Improving Patient Outcomes
When dealing with the troubling news of a personal cancer diagnosis, or the diagnosis of a loved one, it is heartening to know that there is an army of medical researchers who are working to improve outcomes for patients with cancer.
Dr. Rana McKay, a medical oncologist from the University of California, San Diego is one such researcher. As an oncologist and researcher, Dr. McKay spends part of her time in the clinic treating patients and part of her time researching prostate cancer. By having a foot in both patient care and research Dr. McKay has a keen eye on the latest developments in prostate cancer therapy.
“Not one recipe fits for every single patient,” says Dr. McKay. “It requires a skilled understanding of the risk of disease that somebody has to help decide what’s the best treatment and what’s the best path forward.”
This idea, that prostate cancer is not one disease, is very important in choosing the right treatment for the right patient. Rather, prostate cancer is many diseases, and your prostate cancer may require a very different course of treatment than the person sitting across from you in the oncologist’s waiting room. For example, genomic testing for mutations in DNA repair genes can be used to inform whether immune checkpoint inhibitors might be effective in a patient with advanced prostate cancer. Such “precision medicine” targets treatments towards patients who are most likely to benefit, and avoids the side effects and costs for patients who are less likely to be helped by a particular drug.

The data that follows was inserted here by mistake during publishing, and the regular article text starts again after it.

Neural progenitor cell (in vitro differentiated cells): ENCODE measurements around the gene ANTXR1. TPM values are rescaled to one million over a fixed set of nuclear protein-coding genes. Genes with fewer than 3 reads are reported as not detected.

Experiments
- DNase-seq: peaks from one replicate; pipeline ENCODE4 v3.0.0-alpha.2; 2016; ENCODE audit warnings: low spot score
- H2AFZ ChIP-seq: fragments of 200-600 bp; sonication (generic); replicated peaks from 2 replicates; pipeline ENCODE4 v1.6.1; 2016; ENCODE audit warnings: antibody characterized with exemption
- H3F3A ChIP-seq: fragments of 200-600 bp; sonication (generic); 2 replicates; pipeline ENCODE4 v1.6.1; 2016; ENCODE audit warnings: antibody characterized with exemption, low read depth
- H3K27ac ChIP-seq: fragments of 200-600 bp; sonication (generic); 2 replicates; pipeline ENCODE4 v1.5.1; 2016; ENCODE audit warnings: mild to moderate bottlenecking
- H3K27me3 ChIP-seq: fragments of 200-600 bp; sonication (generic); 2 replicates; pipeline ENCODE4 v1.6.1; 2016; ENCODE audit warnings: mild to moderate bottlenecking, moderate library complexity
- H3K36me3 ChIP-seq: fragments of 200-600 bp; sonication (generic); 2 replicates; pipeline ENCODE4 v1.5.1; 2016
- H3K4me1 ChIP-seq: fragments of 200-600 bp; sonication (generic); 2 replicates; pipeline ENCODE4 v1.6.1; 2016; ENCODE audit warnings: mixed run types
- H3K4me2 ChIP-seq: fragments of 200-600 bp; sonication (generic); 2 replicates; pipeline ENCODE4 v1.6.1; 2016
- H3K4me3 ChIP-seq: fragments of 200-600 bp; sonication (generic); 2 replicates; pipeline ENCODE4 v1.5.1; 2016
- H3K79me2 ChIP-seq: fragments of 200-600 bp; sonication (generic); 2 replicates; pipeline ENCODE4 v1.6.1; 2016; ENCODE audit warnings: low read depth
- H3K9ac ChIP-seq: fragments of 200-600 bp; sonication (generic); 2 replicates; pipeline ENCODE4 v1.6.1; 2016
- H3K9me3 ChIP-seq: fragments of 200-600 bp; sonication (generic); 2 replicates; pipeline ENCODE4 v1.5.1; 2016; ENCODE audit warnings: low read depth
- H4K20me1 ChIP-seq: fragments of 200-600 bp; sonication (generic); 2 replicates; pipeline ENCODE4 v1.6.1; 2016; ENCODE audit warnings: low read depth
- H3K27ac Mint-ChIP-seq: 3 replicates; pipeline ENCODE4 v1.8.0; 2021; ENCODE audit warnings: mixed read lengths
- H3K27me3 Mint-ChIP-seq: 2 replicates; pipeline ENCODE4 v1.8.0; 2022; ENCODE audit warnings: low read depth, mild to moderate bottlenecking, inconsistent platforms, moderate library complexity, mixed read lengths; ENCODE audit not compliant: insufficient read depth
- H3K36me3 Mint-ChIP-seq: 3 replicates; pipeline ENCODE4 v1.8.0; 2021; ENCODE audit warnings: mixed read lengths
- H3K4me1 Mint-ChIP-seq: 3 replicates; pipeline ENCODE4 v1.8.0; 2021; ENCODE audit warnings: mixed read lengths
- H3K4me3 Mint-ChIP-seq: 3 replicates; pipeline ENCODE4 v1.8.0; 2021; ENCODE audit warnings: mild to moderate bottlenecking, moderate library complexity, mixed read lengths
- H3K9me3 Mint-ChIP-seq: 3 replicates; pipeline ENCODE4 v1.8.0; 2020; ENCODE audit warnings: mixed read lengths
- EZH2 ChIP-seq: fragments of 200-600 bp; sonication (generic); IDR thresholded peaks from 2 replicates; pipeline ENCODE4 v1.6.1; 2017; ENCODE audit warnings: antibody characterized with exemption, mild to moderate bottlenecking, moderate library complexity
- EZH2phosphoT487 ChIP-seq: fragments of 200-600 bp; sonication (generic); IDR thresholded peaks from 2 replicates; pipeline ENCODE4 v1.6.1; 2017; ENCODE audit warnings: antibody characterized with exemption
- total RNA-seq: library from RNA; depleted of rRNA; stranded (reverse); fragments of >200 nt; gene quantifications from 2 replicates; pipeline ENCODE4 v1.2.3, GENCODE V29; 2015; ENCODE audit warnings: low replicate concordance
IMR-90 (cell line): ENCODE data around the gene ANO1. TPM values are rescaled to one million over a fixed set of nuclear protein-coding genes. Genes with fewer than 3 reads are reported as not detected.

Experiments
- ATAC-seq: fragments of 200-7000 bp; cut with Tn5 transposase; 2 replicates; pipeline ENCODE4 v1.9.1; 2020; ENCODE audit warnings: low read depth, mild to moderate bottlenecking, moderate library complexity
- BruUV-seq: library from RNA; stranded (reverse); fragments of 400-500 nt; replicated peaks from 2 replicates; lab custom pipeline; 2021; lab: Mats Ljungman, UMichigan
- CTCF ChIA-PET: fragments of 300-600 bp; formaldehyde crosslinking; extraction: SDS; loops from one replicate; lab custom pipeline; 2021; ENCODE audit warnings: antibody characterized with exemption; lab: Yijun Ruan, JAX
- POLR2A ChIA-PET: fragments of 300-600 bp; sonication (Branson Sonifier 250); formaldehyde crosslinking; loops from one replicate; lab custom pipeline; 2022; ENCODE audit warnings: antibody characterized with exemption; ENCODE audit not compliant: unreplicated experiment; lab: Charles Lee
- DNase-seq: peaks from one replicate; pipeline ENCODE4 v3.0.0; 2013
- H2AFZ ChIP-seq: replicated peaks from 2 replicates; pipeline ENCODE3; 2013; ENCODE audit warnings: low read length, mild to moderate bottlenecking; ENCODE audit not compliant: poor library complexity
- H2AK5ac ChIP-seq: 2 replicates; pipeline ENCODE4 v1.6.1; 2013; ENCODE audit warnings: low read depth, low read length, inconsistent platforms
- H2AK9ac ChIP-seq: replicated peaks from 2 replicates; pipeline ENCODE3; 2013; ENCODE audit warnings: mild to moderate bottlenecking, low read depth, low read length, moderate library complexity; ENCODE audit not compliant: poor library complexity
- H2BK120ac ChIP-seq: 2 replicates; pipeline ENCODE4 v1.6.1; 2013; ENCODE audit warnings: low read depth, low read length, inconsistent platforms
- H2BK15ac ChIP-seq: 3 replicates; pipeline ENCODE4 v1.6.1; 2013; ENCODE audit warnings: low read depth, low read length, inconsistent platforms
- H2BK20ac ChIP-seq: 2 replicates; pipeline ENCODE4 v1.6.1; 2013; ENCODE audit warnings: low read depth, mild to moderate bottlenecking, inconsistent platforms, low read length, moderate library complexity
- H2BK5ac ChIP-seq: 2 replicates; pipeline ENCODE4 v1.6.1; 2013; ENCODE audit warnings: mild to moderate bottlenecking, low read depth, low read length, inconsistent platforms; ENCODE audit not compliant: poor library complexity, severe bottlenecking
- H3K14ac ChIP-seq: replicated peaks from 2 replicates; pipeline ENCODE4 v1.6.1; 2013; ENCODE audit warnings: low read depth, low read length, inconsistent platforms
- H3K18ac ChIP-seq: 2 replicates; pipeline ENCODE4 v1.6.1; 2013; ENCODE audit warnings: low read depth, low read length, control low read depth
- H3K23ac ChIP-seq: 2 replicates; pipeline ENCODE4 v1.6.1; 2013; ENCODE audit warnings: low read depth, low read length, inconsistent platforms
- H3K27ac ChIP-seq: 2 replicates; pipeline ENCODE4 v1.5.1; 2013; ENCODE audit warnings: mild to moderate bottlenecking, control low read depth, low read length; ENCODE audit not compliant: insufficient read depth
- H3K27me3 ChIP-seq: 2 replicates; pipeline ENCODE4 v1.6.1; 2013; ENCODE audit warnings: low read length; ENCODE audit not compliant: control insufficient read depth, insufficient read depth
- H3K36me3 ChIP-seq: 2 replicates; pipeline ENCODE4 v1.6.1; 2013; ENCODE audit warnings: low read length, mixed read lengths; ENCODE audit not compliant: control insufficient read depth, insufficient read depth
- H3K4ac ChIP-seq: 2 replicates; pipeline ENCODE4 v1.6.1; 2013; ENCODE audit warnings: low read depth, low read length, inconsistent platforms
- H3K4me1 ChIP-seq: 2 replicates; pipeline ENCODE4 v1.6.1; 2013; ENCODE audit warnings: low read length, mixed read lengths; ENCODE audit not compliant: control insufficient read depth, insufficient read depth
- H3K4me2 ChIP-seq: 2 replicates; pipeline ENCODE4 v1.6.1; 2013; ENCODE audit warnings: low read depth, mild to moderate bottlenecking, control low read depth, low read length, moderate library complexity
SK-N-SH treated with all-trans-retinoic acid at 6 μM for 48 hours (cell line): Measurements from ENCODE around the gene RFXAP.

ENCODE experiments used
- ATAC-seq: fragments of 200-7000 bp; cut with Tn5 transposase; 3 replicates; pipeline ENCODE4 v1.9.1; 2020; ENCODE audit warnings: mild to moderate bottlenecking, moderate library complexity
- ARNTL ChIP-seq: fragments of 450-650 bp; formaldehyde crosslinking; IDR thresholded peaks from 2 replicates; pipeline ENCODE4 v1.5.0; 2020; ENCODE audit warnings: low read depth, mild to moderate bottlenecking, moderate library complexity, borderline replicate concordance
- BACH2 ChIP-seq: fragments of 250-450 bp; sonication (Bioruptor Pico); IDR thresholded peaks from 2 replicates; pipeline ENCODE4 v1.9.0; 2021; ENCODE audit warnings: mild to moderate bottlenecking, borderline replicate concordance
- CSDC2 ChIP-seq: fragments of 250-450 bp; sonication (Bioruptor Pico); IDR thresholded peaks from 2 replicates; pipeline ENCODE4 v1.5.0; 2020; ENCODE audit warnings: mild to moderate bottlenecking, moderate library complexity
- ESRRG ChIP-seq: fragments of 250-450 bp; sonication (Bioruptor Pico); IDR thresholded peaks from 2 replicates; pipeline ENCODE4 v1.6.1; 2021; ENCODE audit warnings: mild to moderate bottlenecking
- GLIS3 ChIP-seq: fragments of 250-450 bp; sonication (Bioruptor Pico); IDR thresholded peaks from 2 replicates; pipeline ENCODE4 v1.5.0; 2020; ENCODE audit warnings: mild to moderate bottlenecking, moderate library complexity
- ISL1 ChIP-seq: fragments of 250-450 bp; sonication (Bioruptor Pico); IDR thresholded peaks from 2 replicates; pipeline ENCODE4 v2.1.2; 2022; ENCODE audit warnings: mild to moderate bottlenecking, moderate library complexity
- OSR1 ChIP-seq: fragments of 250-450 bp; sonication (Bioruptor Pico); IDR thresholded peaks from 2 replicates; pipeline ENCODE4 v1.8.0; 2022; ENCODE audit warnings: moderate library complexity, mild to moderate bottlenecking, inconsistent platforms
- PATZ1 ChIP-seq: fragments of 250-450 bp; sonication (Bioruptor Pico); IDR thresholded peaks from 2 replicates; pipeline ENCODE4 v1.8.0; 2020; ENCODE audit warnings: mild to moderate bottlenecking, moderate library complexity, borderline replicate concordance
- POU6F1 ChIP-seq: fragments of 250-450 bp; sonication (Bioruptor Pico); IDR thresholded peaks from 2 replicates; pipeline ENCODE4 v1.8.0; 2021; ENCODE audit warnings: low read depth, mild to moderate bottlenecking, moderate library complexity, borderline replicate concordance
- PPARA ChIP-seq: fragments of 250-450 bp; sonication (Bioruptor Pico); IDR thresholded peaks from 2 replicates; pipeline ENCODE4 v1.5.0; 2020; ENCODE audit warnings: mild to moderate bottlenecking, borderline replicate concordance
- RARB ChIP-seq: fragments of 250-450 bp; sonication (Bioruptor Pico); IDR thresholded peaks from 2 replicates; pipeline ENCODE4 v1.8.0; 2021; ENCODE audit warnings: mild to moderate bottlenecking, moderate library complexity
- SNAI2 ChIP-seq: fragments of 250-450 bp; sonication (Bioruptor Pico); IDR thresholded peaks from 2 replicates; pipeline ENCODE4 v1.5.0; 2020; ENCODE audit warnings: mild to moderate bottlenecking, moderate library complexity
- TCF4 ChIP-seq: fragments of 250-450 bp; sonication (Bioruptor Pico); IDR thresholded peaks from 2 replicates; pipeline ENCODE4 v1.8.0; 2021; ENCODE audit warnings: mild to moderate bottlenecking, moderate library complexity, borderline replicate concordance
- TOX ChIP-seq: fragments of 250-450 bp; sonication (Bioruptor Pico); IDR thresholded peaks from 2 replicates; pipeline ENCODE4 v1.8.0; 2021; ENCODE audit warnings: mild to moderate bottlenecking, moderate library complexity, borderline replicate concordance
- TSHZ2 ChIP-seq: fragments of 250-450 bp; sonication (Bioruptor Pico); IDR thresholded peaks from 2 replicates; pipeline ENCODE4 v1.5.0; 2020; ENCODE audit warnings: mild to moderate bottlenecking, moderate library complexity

This may seem like a daunting idea, and it does present challenges to doctors and researchers like Dr. McKay. But the optimism lies in the fact that thanks to these physician-scientists, and to generous donations from people like yourself, we have been able to create a multitude of treatment options that can be applied to different patients’ particular kinds of prostate cancer.
We’re not at a point where we have a treatment that is sure to successfully treat every type of prostate cancer, but we are getting closer to that every day.
As Dr. McKay states, “The Prostate Cancer Foundation has funded multiple clinical trials and studies of therapeutic agents that have ultimately ended up back in the clinic to help improve outcomes for patients. Drugs like enzalutamide, abiraterone, PARP inhibitors, immunotherapy, these drugs are making their way into clinic really because of the work that the Prostate Cancer Foundation has done.”
Enzalutamide, abiraterone, PARP inhibitors, and immunotherapy are treatments that are saving men’s lives every day. We are incredibly proud to support doctors like Rana McKay who dedicate their lives to improving and saving the lives of patients. Ultimately it is their research that provides treatment and hope to those diagnosed with prostate cancer.